Schneider Electric has released its half-year progress report on its 2021-2025 sustainability impact targets, which are aligned with the UN Sustainable Development Goals (SDGs) and linked to executive compensation.
In January this year, Schneider announced its updated sustainability strategy, including 6 long-term sustainability commitments, and alignment with 5 SDGs: Affordable and clean energy; Industry, innovation and infrastructure; Sustainable cities and communities; Climate action; and Partnership for the goals.
The report illustrates the company’s progress against ‘11+1’ 2025 impact targets, which are tied to annual incentives for the company’s executives and 58,000 eligible employees:
- Grow our green revenues
- Help our customers save and avoid millions of tons of CO2 emissions
- Reduce CO2 emissions from top 1,000 suppliers’ operations
- Increase green material content in our products
- Primary and secondary packaging free from single-use plastic and using recycled cardboard
- Strategic suppliers who provide decent work to their employees
- Level of confidence of our employees to report unethical conduct
- Increase gender diversity in hiring (50%), front-line management (40%) and leadership teams (30%)
- Provide access to green electricity to 50M people
- Double hiring opportunities for interns, apprentices and fresh graduates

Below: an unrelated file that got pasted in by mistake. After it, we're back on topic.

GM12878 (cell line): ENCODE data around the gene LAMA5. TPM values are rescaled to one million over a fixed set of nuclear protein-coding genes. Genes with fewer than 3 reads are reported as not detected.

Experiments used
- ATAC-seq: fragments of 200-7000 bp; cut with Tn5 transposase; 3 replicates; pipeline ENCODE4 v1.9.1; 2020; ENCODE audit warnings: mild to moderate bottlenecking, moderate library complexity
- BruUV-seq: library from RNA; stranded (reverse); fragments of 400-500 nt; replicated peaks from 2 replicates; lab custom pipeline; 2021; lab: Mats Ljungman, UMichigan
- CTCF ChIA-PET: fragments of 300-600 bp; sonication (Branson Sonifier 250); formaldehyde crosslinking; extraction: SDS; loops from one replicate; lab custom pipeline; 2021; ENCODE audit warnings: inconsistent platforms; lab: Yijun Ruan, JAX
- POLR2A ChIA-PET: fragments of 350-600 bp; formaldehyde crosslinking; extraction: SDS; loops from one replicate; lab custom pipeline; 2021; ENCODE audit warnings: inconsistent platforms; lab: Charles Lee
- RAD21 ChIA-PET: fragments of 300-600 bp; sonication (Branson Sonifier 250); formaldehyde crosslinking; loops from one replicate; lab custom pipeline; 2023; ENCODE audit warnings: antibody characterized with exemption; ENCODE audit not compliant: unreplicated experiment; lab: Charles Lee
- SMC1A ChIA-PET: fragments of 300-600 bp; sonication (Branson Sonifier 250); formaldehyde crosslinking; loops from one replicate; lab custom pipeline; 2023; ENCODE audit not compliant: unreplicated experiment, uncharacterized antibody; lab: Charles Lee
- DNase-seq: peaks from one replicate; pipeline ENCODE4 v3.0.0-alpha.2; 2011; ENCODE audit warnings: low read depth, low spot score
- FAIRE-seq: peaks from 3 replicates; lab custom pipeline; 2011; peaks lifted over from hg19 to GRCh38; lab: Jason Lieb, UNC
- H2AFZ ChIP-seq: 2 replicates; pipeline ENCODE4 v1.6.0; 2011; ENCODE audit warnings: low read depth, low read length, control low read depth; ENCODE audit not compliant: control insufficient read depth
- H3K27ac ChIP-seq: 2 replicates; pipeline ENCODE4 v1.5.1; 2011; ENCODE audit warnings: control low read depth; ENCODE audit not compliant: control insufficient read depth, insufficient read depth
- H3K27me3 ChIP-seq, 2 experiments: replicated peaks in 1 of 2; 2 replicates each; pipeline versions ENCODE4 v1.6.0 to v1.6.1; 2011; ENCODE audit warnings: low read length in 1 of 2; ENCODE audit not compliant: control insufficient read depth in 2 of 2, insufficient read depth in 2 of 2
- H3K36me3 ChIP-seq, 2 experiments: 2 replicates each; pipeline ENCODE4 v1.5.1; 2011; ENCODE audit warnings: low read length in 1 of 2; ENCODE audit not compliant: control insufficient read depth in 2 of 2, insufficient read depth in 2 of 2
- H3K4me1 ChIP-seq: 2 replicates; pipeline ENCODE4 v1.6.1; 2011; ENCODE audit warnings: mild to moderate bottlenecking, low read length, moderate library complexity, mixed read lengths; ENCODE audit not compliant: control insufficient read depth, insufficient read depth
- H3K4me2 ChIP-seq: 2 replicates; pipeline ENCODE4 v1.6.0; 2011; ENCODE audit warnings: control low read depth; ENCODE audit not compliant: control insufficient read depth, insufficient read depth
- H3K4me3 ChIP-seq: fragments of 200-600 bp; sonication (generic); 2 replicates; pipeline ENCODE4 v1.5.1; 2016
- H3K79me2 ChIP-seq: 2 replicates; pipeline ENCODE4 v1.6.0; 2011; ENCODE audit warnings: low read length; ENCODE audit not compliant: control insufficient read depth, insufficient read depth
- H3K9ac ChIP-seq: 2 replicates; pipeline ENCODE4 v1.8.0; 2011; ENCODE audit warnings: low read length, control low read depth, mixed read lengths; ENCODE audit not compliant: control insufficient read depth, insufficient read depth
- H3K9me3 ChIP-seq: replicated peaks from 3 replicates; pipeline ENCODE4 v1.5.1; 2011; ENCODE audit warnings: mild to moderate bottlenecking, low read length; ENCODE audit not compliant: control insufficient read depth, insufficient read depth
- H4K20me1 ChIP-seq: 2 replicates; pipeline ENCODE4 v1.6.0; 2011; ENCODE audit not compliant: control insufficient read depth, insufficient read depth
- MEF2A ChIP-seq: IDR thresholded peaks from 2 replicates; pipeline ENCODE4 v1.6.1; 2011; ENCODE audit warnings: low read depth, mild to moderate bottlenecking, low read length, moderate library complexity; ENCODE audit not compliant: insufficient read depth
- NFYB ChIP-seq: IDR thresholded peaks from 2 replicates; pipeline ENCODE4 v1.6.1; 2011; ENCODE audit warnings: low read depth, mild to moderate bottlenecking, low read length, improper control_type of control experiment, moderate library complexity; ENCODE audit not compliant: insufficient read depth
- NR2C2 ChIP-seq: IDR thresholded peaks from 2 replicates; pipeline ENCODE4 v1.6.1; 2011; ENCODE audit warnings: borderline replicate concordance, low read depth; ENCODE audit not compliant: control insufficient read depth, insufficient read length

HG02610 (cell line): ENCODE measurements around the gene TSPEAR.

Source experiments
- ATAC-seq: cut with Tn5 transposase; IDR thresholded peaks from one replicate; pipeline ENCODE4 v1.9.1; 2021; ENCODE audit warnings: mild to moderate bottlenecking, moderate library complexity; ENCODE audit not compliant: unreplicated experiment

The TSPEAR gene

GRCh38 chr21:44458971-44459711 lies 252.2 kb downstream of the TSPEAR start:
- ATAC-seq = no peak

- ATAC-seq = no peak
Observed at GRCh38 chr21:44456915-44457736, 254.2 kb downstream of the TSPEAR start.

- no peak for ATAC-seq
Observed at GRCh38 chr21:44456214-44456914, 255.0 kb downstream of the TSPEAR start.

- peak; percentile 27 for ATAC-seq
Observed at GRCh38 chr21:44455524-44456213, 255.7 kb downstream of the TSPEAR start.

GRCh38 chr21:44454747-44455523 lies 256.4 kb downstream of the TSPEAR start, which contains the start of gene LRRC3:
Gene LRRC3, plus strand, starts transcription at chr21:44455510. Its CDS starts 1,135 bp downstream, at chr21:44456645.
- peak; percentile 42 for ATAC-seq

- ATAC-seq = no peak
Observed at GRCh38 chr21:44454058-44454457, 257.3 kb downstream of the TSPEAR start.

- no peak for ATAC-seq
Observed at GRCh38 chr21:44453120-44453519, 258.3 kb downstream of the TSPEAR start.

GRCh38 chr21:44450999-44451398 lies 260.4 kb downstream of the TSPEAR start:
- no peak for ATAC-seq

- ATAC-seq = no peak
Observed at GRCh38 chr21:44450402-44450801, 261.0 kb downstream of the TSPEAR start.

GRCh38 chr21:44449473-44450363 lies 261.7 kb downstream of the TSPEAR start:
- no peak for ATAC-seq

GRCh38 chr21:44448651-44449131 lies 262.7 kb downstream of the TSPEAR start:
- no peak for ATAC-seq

- Train people in energy management
- Country and Zone Presidents with local commitments that impact their communities
For example, in the second half of this year, Schneider helped customers save and avoid 302 million tons of CO2 emissions compared to an 800 million 2025 target, and grew its green revenues by 70% compared to an 80% 2025 target.
To support its supply chain sustainability targets, Schneider launched The Zero Carbon Project earlier this year. Thus far, 917, or 91%, of the company’s suppliers have joined the initiative, which aims to halve carbon emissions from top suppliers by 2025. The Impact report notes that, for targets #4 and #5, Schneider is “working to increase traceability in the supply chain, as well as identifying and qualifying new sources of supply. This transformation entails deep changes on product and packaging design and procurement contracts.”
Oliver Blum, Schneider Electric’s Chief Strategy and Sustainability Officer said in a statement, “A successful sustainability program can only be built on trust and engagement. It’s very encouraging to see such a high-level mobilization from our supply chain partners in our decarbonization journey, as well as that of our customers and employees – all of whom count on our unique expertise and experience in this field.”